The final race of the season, fittingly held not far from the movie capital of the world, had all of the elements of a great Hollywood script.
Set up: All four of the Pro plus Top Alcohol Dragster and Funny Cars and a couple of the Sportsman categories had yet to be decided prior to this race.
Conflict: Could John Force, down but still clinging to the ropes, rally to knock out his powerful young adversary, Matt Hagen, and win another World Championship?
Could Larry Dixon clinch his third championship? Would the reigning “King of Top Fuel,” Tony Schumacher, stage some last minute heroics as he did in 2006 against Doug Kalitta and snatch victory from the jaws of defeat?
Could LE Tonglet, that “kid” in Pro Stock Bike, racing with much more heart than money, continue his late season charge and come from behind to defeat Andrew Hine’s highly funded H-D juggernaut? And on a lesser note, could Greg Anderson, who was beset with all sorts of woes throughout the year, including Ken Black’s stroke, qualify and take the Pro Stock title or would some sick twist of fate deprive him of his rightful crown?
Resolution: Hagen looked to have a lock on the Funny Car championship with a two-round lead over Force. In the history of this category only one driver, Shirl Greer, had ever overcome such an obstacle to win the championship, and that was more than 35 years ago.
Hagen lost control of his destiny following round one against Bob Tasca III. He engaged in what some might say was an ill-advised staging duel with the Ford pilot. Matt left first and led most of the race until just into the lights, when his engine expired, and watched Tasca blast by for the win. Did that extra time at the line have anything to do with his motor problems? Those nitro engines have very short fuses.
Now, it was up to Force, who needed two round wins. He took out old teammate Gary Densham in the first round. Next, he faced Brainerd winner Bob Bode. Bob showed he’d be no pushover by defeating Matt Hagen’s Schumacher Racing teammate Jack Beckman on a holeshot in his first match-up. Force met the challenge, as he’d done 14 times prior, defeating Bode and securing his 15th world championship. But John still had work to do. He defeated Melanie Troxel in the semis and faced off against Connie Kalitta’s entry, Jeff Arend, in the finals. The DHL driver delivered defeat to Paul Lee, Ashley Force-Hood and Bob Tasca III on his route to face Force. He left on the newly crowned champ, but in a close encounter, Force prevailed.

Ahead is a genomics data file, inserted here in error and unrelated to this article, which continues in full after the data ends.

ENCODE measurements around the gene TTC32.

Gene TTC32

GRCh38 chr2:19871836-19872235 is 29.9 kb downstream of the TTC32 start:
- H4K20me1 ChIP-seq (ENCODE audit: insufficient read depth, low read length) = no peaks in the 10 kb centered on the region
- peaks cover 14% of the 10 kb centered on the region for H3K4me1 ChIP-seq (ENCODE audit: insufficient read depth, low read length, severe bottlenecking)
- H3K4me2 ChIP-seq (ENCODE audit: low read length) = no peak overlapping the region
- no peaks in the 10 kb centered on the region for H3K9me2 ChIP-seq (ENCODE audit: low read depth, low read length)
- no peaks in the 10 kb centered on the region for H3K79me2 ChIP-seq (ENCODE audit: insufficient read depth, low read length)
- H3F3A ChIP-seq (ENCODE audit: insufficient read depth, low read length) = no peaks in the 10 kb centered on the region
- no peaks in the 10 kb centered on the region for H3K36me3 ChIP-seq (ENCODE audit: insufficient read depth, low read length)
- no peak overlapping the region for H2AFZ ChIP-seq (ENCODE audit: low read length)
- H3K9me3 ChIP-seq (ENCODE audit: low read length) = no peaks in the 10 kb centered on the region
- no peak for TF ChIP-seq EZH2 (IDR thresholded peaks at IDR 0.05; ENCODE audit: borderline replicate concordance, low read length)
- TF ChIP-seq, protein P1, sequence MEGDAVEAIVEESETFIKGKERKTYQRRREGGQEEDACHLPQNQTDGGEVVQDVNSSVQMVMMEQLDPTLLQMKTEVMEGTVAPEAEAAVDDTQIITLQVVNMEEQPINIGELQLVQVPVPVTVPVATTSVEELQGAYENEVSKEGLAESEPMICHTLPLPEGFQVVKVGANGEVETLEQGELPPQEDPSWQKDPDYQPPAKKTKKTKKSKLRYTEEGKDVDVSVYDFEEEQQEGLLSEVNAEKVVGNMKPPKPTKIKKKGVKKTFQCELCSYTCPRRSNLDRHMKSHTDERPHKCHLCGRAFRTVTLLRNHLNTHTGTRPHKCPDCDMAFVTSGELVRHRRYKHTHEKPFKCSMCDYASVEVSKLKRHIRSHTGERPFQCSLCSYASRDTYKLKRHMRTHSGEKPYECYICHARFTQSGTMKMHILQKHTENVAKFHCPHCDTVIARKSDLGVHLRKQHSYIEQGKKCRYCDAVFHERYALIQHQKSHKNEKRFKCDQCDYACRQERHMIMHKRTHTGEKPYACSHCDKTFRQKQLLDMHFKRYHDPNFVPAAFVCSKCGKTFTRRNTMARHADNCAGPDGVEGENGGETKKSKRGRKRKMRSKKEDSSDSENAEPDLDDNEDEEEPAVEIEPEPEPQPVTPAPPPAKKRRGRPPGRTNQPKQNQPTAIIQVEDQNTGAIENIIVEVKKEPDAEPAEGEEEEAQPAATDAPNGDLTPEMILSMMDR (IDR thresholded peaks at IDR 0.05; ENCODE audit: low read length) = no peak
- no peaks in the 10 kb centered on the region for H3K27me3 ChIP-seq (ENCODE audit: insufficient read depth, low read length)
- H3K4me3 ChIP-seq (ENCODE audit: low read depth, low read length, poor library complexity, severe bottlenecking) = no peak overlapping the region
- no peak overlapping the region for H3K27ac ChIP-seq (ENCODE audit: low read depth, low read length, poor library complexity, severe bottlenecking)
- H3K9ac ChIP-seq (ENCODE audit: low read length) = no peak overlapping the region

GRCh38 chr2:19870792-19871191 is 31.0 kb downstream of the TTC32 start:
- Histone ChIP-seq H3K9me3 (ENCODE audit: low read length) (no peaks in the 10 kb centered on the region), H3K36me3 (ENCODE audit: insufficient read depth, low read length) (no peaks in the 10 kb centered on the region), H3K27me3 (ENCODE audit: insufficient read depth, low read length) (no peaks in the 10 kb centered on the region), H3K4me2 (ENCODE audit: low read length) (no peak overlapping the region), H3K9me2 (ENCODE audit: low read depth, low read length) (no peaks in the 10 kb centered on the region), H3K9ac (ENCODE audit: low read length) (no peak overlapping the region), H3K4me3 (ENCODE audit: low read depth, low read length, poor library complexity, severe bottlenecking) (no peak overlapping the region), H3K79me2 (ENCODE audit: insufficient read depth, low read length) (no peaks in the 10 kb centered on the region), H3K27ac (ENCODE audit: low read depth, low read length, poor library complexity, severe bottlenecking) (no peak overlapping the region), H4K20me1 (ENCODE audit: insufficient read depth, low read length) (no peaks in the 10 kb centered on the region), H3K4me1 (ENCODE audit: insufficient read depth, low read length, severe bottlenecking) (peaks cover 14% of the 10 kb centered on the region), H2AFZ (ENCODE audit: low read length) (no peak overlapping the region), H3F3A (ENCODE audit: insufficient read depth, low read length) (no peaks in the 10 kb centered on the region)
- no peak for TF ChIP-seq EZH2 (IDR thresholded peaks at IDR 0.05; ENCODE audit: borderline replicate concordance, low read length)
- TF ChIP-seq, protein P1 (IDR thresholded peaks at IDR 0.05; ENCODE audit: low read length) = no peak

“Top Fuel Tony” Schumacher looked to be setting the stage for yet another last second miracle. He qualified #1 with a run strong enough to serve as a national record back up.
Would Dixon and Team Johnson fold under pressure? The dramatic conclusion came quickly Sunday. In round one, Larry made fast work of Mike Strausburg, thus dethroning The King and clinching yet another championship for him and Johnson.
Now, could Dixon like Force score a double? Shawn Langdon stole that dream away in the semis by whipping yet another holeshot on the newly crowned champ.
Langdon went on to meet Antron Brown for the race championship. Enroute to the finals, Brown added more pain to Schumacher by defeating him in the second round. In a secondary plot line, Antron, a leading man in 2009, hadn’t won a single event this year, in spite of appearing in six final rounds. And Langdon, who’d been showing signs of brilliance all year, had no wins. At the end, both had nearly identical reaction times, but Shawn wisped the tires and Antron took the victory.
LE Tonglet roared into Pomona on the heels of four wins in five finals, including Indy, and yet was two rounds behind Andrew Hines—his chances looked bleak. It was Hines’ championship to lose. Like Hagen, he faltered in the first round, red-lighting against Steve Johnson. Now, could that boy from the bayous cash in? He defeated Matt Guidera, and then for the Golden Wally he faced Hines’ nemesis, Steve Smith. In little more than six seconds later he snagged that very special Wally.
Could LE get a second scoop on his ice cream cone? Eddie Krawiec deprived him of that treat; actually, he did it to himself. In the semis, he threw away a better elapsed time, fouling out against Eddie. Yet another red light, this time by 2009 world champ Hector Arana, handed Krawiec the Finals win.
The Pro Stock drama was not nearly as exciting compared to the rest. All Greg Anderson needed to do was qualify and that he did, netting him yet another championship, but it was all hair on his lollypop after that.
A sweet subplot developed next. Jeg Coughlin Jr., in what appears to be the end to his pro career, dumped Anderson in the first round on his way to the finals. On the other side rookie Shane Grey parlayed a couple of holeshots, including one on gunslinger Dave Connolly, to go up against Jeggy in the final. Gray nailed the tree and held on for the win, his first pro victory. We may have witnessed a changing of the guard.
We laughed, we cried—the Auto Club Finals was the feel-good hit of the year.